As a military wife, the future is almost non-existent to me. Ok, it’s more like a figment of my imagination. I live in the present and sometimes the past but the future is more a mythical creature I only hear about in hushed conversations behind closed doors or at PCS time.
As military wives we have hope for the future, that it finds us well and that we have some minuscule amount of control over it, then we get smacked in the head by the reality stick and we shake it off. As military wives we can’t look to the future, at least I can’t. It doesn’t work for me, the ups and downs, the let downs, the reality stick.
I find that not even thinking about it until it almost becomes my present is the safest route to take. Many people think we can choose where we would like to live. I can’t tell you how often I hear “you like it here, can’t you just stay?” The answer is “no”.
It’s hard, really hard sometimes. When your family and friends talk about the future, talk about plans they have or how fun things will be and you have to smile and nod and in your head know that that future won’t include you. But you smile and get excited for those people anyway because if you actually open your mouth and say what you know to be the truth you become Debbie Downer and the fun conversation goes away.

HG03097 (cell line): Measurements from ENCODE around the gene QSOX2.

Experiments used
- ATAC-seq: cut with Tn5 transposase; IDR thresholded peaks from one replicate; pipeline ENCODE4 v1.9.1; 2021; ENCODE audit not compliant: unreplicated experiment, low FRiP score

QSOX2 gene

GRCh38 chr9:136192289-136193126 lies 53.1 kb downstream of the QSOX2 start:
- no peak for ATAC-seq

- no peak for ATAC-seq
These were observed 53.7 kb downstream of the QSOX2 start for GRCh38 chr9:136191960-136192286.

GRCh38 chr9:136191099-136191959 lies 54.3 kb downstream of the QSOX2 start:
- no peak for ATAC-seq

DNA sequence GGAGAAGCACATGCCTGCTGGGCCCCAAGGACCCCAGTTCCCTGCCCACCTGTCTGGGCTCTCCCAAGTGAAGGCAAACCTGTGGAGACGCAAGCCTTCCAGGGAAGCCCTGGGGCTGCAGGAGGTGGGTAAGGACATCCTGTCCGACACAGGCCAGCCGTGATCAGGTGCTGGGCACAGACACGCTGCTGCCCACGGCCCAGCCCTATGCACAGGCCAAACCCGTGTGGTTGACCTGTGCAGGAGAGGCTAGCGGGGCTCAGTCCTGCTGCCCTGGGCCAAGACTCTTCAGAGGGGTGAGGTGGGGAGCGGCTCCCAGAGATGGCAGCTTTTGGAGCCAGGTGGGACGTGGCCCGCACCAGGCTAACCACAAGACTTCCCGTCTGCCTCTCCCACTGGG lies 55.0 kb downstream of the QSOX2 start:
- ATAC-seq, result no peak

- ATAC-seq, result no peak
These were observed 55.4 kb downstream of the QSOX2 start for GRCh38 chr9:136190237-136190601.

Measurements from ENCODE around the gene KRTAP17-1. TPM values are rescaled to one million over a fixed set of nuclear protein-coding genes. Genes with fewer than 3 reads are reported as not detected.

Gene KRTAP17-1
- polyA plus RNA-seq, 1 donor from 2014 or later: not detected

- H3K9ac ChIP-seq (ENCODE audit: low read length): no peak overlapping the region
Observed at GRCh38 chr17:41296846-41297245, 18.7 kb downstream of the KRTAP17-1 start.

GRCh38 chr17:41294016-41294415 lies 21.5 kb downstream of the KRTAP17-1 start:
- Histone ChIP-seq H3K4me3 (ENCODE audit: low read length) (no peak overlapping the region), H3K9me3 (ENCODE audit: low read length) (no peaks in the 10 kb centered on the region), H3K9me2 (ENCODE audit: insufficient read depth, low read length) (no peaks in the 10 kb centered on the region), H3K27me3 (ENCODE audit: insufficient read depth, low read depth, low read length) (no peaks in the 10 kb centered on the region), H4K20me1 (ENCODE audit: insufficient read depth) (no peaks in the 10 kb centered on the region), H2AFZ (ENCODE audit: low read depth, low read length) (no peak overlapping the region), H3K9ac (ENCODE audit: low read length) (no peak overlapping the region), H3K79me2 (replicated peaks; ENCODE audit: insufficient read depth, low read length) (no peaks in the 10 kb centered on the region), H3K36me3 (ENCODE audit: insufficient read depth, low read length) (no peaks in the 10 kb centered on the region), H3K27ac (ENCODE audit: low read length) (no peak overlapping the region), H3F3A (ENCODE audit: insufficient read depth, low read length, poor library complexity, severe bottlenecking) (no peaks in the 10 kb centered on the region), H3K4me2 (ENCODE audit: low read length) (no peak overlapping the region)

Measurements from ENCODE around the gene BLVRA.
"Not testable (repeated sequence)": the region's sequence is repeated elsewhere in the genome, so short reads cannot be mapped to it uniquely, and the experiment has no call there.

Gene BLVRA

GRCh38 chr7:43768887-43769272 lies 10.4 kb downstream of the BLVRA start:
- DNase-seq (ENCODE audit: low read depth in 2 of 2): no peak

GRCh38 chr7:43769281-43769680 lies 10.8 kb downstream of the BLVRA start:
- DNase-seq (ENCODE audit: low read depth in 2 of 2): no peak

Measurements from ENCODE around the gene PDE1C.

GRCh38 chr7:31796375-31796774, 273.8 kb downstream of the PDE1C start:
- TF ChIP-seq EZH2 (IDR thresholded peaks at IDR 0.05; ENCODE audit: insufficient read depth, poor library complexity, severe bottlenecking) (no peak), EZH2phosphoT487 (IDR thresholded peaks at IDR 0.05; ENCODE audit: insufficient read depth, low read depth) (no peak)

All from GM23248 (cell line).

Sometimes, I pretend I will be a part of the things they talk about, pretend I will be there, having fun, enjoying the ‘plan’ but the truth is, we are the wild card. You can’t plan on us and if you do there will be a let-down.
I find it more painful to explain it to other people than to live with it. Most people don’t understand or don’t believe you are telling them the truth. “It will work out” I hear a lot or “You never know” but I do know. I know the chances, the probabilities because I have calculated them all in the past and have ended up with a face full of that darn reality stick. Don’t feel bad for me/us though, because I don’t feel bad. It makes me sad, makes me frustrated but I also get to live the adventure. I get to see new places and meet amazing people. I just don’t get to be a part of ‘the plan’.
Being a military wife and moving every two to four years has its ups and downs. We accept it because it is our life, our reality. It’s always harder to explain to those outside our ‘world’ because they don’t live the way we do. They don’t expect to be uprooted every few years and move somewhere totally new and foreign to us. They can buy homes, plant flowers, roots. We have to be portable. Sometimes I find it hard to relate but I am thankful for the life I have, for my husband, for our friends all over the country and for the faith I have in myself and in the fact that no matter where we go we will make it home.